Patients in need of supportive and palliative care need to be given special attention in hospital emergency departments, according to new research.
Palliative care for terminally-ill patients is often neglected because A&E departments are geared towards emergency medicine and resuscitation of patients in critical need, the University of Nottingham study found.
The findings suggest a combination of factors can result in palliative care needs being neglected. They also suggest that medical professionals should be given more training to help them meet the complex needs of growing numbers of older people, and people with terminal illnesses, who are attending hospital emergency departments for supportive end-of-life care.
Published in the Annals of Emergency Medicine, the study warns that the UK’s ageing population will place increasing demands on emergency departments in terms of palliative and end-of-life care in the years to come.
The research, conducted at The University of Nottingham and funded by the Centre for Social Research in Health and Healthcare, was based on 1,000 hours of observation, plus interviews with health care professionals, patients with terminal illnesses and their relatives.
Researchers identified two trajectories for dying patients: the spectacular — applied to those who are candidates for intensive life-preserving treatment — and the subtacular, applied to those who are not, including patients with terminal illnesses.
Terminally-ill patients and their families reported less satisfaction with their care than patients whose death was unexpected. This was because some staff tended to distance themselves from these patients, in part because emergency care is prioritised toward resuscitation. Many staff members interviewed said they felt unprepared to care for the dying in the emergency department, either because of a lack of resources or because they receive so little training in palliative care.
Professor Roger Murphy, of the Centre for Research in Schools and Communities at the School of Education, University of Nottingham, was a co-author of the study.
Professor Murphy said: “This groundbreaking research has revealed some quite startling findings about the extent to which emergency staff are struggling to provide appropriate end of life care for a significant proportion of people who die in that setting.
“Our study has highlighted the needs of patients, who in increasing numbers access hospital emergency departments, requiring subtacular — rather than spectacular — care, often towards the end of a terminal illness. Such deaths provide a real challenge for staff whose priority is saving and prolonging life rather than providing supportive palliative care.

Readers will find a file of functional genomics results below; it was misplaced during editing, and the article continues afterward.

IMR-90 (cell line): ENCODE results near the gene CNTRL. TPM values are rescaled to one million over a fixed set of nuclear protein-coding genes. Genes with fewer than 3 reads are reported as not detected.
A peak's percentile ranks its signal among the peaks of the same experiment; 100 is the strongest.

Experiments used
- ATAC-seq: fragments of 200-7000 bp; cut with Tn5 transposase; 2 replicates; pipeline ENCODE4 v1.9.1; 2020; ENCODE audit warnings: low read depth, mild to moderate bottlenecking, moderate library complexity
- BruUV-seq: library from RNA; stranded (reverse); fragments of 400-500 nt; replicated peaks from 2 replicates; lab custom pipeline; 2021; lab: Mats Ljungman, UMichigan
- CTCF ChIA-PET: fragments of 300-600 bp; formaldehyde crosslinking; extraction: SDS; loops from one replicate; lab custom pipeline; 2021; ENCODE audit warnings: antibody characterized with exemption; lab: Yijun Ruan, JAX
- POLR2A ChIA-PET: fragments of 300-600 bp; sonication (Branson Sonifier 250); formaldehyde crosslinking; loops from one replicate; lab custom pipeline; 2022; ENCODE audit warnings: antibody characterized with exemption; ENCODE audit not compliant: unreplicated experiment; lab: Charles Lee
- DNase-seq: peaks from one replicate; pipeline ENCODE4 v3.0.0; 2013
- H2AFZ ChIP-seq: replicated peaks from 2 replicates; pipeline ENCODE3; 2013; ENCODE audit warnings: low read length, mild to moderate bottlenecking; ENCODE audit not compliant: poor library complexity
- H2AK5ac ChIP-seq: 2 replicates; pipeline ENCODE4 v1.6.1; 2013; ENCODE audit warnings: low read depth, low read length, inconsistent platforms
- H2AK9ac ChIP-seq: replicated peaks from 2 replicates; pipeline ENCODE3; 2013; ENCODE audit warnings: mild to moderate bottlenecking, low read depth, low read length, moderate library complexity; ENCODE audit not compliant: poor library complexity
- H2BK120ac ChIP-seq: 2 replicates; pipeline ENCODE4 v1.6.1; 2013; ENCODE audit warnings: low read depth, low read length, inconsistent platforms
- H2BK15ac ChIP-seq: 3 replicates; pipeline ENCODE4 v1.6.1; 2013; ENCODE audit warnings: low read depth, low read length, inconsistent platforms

“As an inter-professional team we see this as pointing to important priorities for future professional learning and staff development.”
Dr Cara Bailey, the lead author, has moved to the University of Birmingham’s School of Health and Population Sciences, since conducting this study.
Dr Bailey said: “Patients and their families receive a lot of attention and support in the emergency department when there is an unexpected acute medical illness or a sudden, often traumatic event that results in death, but we also need to focus on patients who are dying as a result of a terminal or life limiting illness who equally need attention and support during an emergency crisis.
“While the emergency department is not designed for end-of-life care, the reality is that many patients in this category go there for help, sometimes not realizing this is the end. Emergency resources are focused on saving lives, which tends to shortchange the patients who have terminal illnesses.
“Death, dying and bereavement are daily occurrences in the emergency department, but it is a sadly neglected area of research, professional development and practice. With an increasingly aging population, more people are living longer, and slower dying from chronic illness is becoming the norm. The ‘subtacular’ death is becoming more prevalent in our society.
“Collaborative effort among policymakers, educators and health care professionals is needed to improve how end-of-life care is provided in the emergency department, not only for patients but also for their families.”
The study, ‘Trajectories of End-of-Life Care in the Emergency Department’, is published online in the Annals of Emergency Medicine.
— Ends —
Notes to editors: The University of Nottingham, described by The Times as “the nearest Britain has to a truly global university”, has award-winning campuses in the United Kingdom, China and Malaysia. It is ranked in the UK's Top 10 and the World's Top 75 universities by the Shanghai Jiao Tong (SJTU) and the QS World University Rankings.
The University is committed to providing a truly international education for its 39,000 students, producing world-leading research and benefiting the communities around its campuses in the UK and Asia.
More than 90 per cent of research at The University of Nottingham is of international quality, according to the most recent Research Assessment Exercise, with almost 60 per cent of all research defined as ‘world-leading’ or ‘internationally excellent’. Research Fortnight analysis of RAE 2008 ranked the University 7th in the UK by research power.
The University’s vision is to be recognised around the world for its signature contributions, especially in global food security, energy & sustainability, and health.
More news from the University at: www.nottingham.ac.uk/news
Facts and figures at: www.nottingham.ac.uk/about/facts/factsandfigures.aspx